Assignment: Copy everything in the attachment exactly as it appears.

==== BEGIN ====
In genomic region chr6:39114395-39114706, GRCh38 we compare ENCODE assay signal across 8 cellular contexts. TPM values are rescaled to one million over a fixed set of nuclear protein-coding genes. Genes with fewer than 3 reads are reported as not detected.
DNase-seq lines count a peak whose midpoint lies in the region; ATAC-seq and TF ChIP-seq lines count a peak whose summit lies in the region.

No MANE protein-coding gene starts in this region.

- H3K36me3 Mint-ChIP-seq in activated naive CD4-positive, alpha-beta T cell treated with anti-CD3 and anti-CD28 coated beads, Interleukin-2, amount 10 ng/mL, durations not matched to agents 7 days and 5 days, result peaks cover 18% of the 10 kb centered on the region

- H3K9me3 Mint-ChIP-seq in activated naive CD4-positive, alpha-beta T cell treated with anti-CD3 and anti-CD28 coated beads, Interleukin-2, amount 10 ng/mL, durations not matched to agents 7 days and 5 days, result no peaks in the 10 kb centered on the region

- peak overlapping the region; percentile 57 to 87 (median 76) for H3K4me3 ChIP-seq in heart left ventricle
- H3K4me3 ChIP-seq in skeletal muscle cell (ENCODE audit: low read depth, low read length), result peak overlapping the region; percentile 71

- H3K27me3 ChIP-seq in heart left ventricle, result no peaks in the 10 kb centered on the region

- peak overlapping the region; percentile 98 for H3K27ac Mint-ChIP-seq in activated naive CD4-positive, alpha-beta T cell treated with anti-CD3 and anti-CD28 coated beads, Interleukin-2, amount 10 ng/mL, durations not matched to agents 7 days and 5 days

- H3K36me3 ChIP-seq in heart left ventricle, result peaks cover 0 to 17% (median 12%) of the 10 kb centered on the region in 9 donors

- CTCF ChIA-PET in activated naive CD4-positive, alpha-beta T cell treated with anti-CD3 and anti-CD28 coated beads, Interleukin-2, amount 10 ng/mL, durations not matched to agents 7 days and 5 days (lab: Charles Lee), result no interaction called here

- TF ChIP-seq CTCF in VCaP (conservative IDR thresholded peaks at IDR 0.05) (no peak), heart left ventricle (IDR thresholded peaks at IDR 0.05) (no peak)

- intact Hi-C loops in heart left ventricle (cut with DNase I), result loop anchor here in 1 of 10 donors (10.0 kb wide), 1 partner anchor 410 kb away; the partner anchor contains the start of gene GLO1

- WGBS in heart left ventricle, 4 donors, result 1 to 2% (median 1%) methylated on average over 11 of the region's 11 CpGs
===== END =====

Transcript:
In genomic region chr6:39114395-39114706, GRCh38 we compare ENCODE assay signal across 8 cellular contexts. TPM values are rescaled to one million over a fixed set of nuclear protein-coding genes. Genes with fewer than 3 reads are reported as not detected.
DNase-seq lines count a peak whose midpoint lies in the region; ATAC-seq and TF ChIP-seq lines count a peak whose summit lies in the region.

No MANE protein-coding gene starts in this region.

- H3K36me3 Mint-ChIP-seq in activated naive CD4-positive, alpha-beta T cell treated with anti-CD3 and anti-CD28 coated beads, Interleukin-2, amount 10 ng/mL, durations not matched to agents 7 days and 5 days, result peaks cover 18% of the 10 kb centered on the region

- H3K9me3 Mint-ChIP-seq in activated naive CD4-positive, alpha-beta T cell treated with anti-CD3 and anti-CD28 coated beads, Interleukin-2, amount 10 ng/mL, durations not matched to agents 7 days and 5 days, result no peaks in the 10 kb centered on the region

- peak overlapping the region; percentile 57 to 87 (median 76) for H3K4me3 ChIP-seq in heart left ventricle
- H3K4me3 ChIP-seq in skeletal muscle cell (ENCODE audit: low read depth, low read length), result peak overlapping the region; percentile 71

- H3K27me3 ChIP-seq in heart left ventricle, result no peaks in the 10 kb centered on the region

- peak overlapping the region; percentile 98 for H3K27ac Mint-ChIP-seq in activated naive CD4-positive, alpha-beta T cell treated with anti-CD3 and anti-CD28 coated beads, Interleukin-2, amount 10 ng/mL, durations not matched to agents 7 days and 5 days

- H3K36me3 ChIP-seq in heart left ventricle, result peaks cover 0 to 17% (median 12%) of the 10 kb centered on the region in 9 donors

- CTCF ChIA-PET in activated naive CD4-positive, alpha-beta T cell treated with anti-CD3 and anti-CD28 coated beads, Interleukin-2, amount 10 ng/mL, durations not matched to agents 7 days and 5 days (lab: Charles Lee), result no interaction called here

- TF ChIP-seq CTCF in VCaP (conservative IDR thresholded peaks at IDR 0.05) (no peak), heart left ventricle (IDR thresholded peaks at IDR 0.05) (no peak)

- intact Hi-C loops in heart left ventricle (cut with DNase I), result loop anchor here in 1 of 10 donors (10.0 kb wide), 1 partner anchor 410 kb away; the partner anchor contains the start of gene GLO1

- WGBS in heart left ventricle, 4 donors, result 1 to 2% (median 1%) methylated on average over 11 of the region's 11 CpGs